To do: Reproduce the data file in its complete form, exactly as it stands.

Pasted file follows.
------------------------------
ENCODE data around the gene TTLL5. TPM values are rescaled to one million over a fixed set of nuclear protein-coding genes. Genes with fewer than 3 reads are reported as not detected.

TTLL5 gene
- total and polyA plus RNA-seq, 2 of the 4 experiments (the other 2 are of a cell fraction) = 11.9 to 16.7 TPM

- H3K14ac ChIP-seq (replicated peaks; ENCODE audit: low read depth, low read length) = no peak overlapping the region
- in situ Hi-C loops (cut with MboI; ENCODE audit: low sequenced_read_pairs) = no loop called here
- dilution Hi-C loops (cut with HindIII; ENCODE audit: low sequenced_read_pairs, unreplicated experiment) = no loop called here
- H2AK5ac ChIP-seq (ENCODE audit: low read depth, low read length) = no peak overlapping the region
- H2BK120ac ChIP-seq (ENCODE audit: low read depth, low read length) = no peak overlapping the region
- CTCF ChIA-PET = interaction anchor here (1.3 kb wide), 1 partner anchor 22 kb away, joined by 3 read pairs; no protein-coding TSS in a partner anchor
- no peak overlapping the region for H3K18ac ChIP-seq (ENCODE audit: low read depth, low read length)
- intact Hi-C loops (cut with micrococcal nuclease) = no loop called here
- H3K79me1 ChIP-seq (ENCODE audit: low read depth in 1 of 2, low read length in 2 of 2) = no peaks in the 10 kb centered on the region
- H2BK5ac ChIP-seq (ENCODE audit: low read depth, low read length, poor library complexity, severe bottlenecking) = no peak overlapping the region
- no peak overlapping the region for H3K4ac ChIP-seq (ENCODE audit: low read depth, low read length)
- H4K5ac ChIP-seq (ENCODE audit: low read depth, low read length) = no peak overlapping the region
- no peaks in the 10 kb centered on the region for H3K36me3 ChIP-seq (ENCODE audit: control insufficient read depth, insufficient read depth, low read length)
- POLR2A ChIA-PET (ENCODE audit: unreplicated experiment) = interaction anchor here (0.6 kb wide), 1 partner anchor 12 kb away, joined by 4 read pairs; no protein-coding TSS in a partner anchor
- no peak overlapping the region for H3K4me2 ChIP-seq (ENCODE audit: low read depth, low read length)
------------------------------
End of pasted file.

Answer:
ENCODE data around the gene TTLL5. TPM values are rescaled to one million over a fixed set of nuclear protein-coding genes. Genes with fewer than 3 reads are reported as not detected.

TTLL5 gene
- total and polyA plus RNA-seq, 2 of the 4 experiments (the other 2 are of a cell fraction) = 11.9 to 16.7 TPM

- H3K14ac ChIP-seq (replicated peaks; ENCODE audit: low read depth, low read length) = no peak overlapping the region
- in situ Hi-C loops (cut with MboI; ENCODE audit: low sequenced_read_pairs) = no loop called here
- dilution Hi-C loops (cut with HindIII; ENCODE audit: low sequenced_read_pairs, unreplicated experiment) = no loop called here
- H2AK5ac ChIP-seq (ENCODE audit: low read depth, low read length) = no peak overlapping the region
- H2BK120ac ChIP-seq (ENCODE audit: low read depth, low read length) = no peak overlapping the region
- CTCF ChIA-PET = interaction anchor here (1.3 kb wide), 1 partner anchor 22 kb away, joined by 3 read pairs; no protein-coding TSS in a partner anchor
- no peak overlapping the region for H3K18ac ChIP-seq (ENCODE audit: low read depth, low read length)
- intact Hi-C loops (cut with micrococcal nuclease) = no loop called here
- H3K79me1 ChIP-seq (ENCODE audit: low read depth in 1 of 2, low read length in 2 of 2) = no peaks in the 10 kb centered on the region
- H2BK5ac ChIP-seq (ENCODE audit: low read depth, low read length, poor library complexity, severe bottlenecking) = no peak overlapping the region
- no peak overlapping the region for H3K4ac ChIP-seq (ENCODE audit: low read depth, low read length)
- H4K5ac ChIP-seq (ENCODE audit: low read depth, low read length) = no peak overlapping the region
- no peaks in the 10 kb centered on the region for H3K36me3 ChIP-seq (ENCODE audit: control insufficient read depth, insufficient read depth, low read length)
- POLR2A ChIA-PET (ENCODE audit: unreplicated experiment) = interaction anchor here (0.6 kb wide), 1 partner anchor 12 kb away, joined by 4 read pairs; no protein-coding TSS in a partner anchor
- no peak overlapping the region for H3K4me2 ChIP-seq (ENCODE audit: low read depth, low read length)